ABSTRACT — The consortium comprising France’s Total, Italy’s E.N.I., and Russia’s Novatek has recently signed two exploration and production agreements (E.P.A.s) with the Republic of Lebanon covering Block 4 and Block 9 of Lebanon’s exclusive economic zone (E.E.Z). Now, the most critical point is setting up the correct expectations among Lebanon’s politicians and citizens. The seismic surveys conducted in the Lebanese waters have returned interesting results and present estimates stating that Lebanon’s E.E.Z. might contain about 25 Tcf of natural gas and 600 million barrels of oil—but, for the time being, these results are just estimates. So, until the operator starts drilling an exploratory well and then, hopefully an appraisal well, the hydrocarbons are just hypothetical hydrocarbons. For Lebanon, it’s necessary first, that the consortium find oil and/or gas and second, that these hydrocarbons be present in commercially exploitable quantities, i.e., quantities capable of covering all the involved capital expenditures (capex) and operating expenditures (opex) and of providing at the same time at least a minimum profit. Among the laws that the Parliament must adopt to complete the petroleum legislative framework, the most relevant is the Sovereign Wealth Fund (S.W.F.) Law, which is now at the initial stages of the Parliament approval.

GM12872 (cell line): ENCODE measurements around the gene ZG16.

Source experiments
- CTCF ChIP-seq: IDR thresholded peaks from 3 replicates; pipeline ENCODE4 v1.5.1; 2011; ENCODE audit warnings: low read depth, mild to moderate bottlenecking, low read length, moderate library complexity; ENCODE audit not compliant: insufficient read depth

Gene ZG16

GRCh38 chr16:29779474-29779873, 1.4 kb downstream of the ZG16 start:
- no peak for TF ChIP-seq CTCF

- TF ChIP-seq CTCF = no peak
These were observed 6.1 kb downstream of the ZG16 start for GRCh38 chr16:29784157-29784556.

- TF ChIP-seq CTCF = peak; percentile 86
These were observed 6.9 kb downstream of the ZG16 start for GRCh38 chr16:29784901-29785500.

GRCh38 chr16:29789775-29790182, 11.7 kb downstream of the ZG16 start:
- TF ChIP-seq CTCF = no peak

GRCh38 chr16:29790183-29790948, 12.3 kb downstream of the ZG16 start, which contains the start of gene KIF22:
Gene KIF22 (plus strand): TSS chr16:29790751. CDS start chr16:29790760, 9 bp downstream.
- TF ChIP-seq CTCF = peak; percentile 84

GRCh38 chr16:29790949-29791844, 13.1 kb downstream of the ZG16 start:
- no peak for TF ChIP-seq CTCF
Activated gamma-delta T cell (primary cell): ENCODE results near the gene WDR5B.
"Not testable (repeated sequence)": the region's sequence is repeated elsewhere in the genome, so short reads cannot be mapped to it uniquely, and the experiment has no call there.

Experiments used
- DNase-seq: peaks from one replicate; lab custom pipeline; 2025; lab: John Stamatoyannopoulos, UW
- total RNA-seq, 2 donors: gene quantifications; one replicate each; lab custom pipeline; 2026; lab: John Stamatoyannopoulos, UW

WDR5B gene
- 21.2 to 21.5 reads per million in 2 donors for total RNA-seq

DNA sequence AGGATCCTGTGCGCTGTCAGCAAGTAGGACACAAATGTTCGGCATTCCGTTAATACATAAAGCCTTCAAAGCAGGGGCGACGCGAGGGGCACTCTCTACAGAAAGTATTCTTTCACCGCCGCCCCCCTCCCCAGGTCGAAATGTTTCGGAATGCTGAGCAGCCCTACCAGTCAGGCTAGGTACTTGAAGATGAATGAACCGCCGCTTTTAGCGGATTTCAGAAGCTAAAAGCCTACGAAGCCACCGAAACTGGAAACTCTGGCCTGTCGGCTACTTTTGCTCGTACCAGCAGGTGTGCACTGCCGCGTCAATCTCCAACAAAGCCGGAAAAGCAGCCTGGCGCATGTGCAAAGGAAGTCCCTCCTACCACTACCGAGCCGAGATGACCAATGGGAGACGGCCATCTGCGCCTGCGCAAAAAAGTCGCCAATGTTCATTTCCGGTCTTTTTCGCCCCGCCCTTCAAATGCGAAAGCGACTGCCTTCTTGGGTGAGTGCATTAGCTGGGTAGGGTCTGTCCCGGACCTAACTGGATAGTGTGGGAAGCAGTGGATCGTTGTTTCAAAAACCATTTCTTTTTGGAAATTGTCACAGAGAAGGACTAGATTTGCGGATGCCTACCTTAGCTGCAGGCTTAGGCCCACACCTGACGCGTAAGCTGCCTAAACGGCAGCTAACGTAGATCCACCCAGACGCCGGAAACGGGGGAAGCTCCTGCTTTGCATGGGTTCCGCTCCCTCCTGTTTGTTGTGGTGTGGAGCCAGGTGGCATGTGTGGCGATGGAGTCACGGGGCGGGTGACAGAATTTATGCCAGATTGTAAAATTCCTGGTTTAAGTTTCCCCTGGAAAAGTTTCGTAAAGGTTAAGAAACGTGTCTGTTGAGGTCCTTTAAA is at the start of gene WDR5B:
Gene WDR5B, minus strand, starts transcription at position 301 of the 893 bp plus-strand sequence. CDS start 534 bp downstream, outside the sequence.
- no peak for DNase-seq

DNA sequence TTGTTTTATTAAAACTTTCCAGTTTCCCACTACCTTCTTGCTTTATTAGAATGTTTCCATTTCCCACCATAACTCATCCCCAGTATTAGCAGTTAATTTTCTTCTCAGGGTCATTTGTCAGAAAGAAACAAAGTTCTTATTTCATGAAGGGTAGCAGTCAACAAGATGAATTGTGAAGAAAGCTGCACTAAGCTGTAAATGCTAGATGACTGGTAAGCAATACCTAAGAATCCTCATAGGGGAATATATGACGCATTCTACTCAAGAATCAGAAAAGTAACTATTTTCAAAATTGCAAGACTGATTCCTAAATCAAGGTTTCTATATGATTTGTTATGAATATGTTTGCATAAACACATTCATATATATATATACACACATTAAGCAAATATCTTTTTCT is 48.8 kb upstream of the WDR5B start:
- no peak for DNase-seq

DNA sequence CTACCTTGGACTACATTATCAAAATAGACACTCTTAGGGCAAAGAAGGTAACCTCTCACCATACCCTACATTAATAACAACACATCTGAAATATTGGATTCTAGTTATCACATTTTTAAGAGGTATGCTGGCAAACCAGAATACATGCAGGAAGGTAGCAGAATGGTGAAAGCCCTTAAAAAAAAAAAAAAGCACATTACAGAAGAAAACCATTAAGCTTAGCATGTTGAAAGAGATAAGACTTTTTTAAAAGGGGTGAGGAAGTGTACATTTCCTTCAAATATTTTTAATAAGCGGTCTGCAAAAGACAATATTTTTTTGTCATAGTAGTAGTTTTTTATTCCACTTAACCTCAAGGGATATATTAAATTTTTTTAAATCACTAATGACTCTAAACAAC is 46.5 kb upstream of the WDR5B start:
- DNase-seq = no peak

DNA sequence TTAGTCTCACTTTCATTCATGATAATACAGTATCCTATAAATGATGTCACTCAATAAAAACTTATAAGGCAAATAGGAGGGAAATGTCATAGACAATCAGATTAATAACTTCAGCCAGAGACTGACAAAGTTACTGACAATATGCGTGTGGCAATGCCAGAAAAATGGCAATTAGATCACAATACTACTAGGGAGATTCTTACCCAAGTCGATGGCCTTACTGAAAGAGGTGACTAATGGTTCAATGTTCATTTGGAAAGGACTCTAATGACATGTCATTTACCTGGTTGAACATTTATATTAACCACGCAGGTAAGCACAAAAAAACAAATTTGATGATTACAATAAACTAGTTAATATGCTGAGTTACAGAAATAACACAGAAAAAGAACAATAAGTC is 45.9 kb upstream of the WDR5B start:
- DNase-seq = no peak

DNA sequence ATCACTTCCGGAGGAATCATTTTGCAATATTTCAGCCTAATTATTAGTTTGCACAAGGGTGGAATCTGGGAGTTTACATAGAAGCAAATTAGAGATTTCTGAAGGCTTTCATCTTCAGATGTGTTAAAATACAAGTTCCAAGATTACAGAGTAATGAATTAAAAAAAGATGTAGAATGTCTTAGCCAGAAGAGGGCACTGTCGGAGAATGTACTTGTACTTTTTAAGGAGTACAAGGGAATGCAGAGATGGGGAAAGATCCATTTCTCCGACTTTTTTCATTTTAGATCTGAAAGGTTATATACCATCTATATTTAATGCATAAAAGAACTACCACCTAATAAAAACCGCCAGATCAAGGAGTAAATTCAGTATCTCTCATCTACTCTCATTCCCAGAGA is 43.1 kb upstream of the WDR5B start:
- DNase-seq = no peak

Alessandro Bacci is an independent energy consultant in relation to business strategy and corporate diplomacy (policy, government, and public affairs). Much of his activity is linked to the MENA region, an area where he lived for four years. Alessandro is now based in London, United Kingdom (www.alessandrobacci.com), and he is a member of the Association of International Petroleum Negotiators (A.I.P.N.). A multilingual professional, Alessandro holds a Bachelor of Laws and Master of Laws from the University of Florence (Italy), a Master in Public Affairs from Sciences Po (France), and a Master in Public Policy from the Lee Kuan Yew School of Public Policy (Singapore).